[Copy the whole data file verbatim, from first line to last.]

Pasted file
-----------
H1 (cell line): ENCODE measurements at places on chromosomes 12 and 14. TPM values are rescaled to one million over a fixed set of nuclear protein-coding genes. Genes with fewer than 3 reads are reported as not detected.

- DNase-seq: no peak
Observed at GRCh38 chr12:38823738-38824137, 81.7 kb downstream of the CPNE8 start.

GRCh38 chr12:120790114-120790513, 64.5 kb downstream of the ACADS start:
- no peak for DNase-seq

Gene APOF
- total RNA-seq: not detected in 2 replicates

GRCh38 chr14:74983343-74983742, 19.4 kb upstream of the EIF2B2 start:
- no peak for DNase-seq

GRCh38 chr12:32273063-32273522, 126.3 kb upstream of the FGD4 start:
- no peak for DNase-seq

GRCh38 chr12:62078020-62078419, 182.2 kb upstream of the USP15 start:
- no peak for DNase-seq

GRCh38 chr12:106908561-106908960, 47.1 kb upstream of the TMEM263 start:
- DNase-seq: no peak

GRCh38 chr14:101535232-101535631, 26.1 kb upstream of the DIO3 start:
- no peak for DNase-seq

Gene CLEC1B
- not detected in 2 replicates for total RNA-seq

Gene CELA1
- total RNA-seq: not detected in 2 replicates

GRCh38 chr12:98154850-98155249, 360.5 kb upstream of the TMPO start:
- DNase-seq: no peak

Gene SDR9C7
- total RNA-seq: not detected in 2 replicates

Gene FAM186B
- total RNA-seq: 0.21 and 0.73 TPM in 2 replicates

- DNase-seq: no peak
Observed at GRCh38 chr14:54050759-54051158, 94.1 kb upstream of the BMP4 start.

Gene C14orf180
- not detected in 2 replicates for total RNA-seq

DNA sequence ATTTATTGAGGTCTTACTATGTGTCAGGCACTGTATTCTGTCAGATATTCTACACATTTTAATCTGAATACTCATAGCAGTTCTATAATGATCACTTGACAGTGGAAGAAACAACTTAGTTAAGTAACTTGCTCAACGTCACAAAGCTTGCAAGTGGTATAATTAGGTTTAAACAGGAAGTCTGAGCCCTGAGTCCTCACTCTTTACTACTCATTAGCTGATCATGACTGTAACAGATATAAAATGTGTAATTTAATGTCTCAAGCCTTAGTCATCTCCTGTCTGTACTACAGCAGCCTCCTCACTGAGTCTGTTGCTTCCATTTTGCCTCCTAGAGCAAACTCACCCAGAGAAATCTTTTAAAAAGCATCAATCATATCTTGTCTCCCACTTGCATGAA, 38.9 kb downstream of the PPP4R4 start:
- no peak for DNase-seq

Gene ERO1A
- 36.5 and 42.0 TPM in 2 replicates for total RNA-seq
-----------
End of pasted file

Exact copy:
H1 (cell line): ENCODE measurements at places on chromosomes 12 and 14. TPM values are rescaled to one million over a fixed set of nuclear protein-coding genes. Genes with fewer than 3 reads are reported as not detected.

- DNase-seq: no peak
Observed at GRCh38 chr12:38823738-38824137, 81.7 kb downstream of the CPNE8 start.

GRCh38 chr12:120790114-120790513, 64.5 kb downstream of the ACADS start:
- no peak for DNase-seq

Gene APOF
- total RNA-seq: not detected in 2 replicates

GRCh38 chr14:74983343-74983742, 19.4 kb upstream of the EIF2B2 start:
- no peak for DNase-seq

GRCh38 chr12:32273063-32273522, 126.3 kb upstream of the FGD4 start:
- no peak for DNase-seq

GRCh38 chr12:62078020-62078419, 182.2 kb upstream of the USP15 start:
- no peak for DNase-seq

GRCh38 chr12:106908561-106908960, 47.1 kb upstream of the TMEM263 start:
- DNase-seq: no peak

GRCh38 chr14:101535232-101535631, 26.1 kb upstream of the DIO3 start:
- no peak for DNase-seq

Gene CLEC1B
- not detected in 2 replicates for total RNA-seq

Gene CELA1
- total RNA-seq: not detected in 2 replicates

GRCh38 chr12:98154850-98155249, 360.5 kb upstream of the TMPO start:
- DNase-seq: no peak

Gene SDR9C7
- total RNA-seq: not detected in 2 replicates

Gene FAM186B
- total RNA-seq: 0.21 and 0.73 TPM in 2 replicates

- DNase-seq: no peak
Observed at GRCh38 chr14:54050759-54051158, 94.1 kb upstream of the BMP4 start.

Gene C14orf180
- not detected in 2 replicates for total RNA-seq

DNA sequence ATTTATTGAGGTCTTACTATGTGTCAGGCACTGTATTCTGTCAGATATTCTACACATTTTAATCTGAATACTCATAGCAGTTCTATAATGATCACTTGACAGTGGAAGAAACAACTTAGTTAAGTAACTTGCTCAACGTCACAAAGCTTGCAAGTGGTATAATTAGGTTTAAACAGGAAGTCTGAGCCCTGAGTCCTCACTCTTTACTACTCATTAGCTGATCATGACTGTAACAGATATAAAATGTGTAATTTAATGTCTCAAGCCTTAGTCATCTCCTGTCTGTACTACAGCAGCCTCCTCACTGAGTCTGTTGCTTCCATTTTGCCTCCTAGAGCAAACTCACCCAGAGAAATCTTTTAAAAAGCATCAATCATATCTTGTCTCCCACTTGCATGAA, 38.9 kb downstream of the PPP4R4 start:
- no peak for DNase-seq

Gene ERO1A
- 36.5 and 42.0 TPM in 2 replicates for total RNA-seq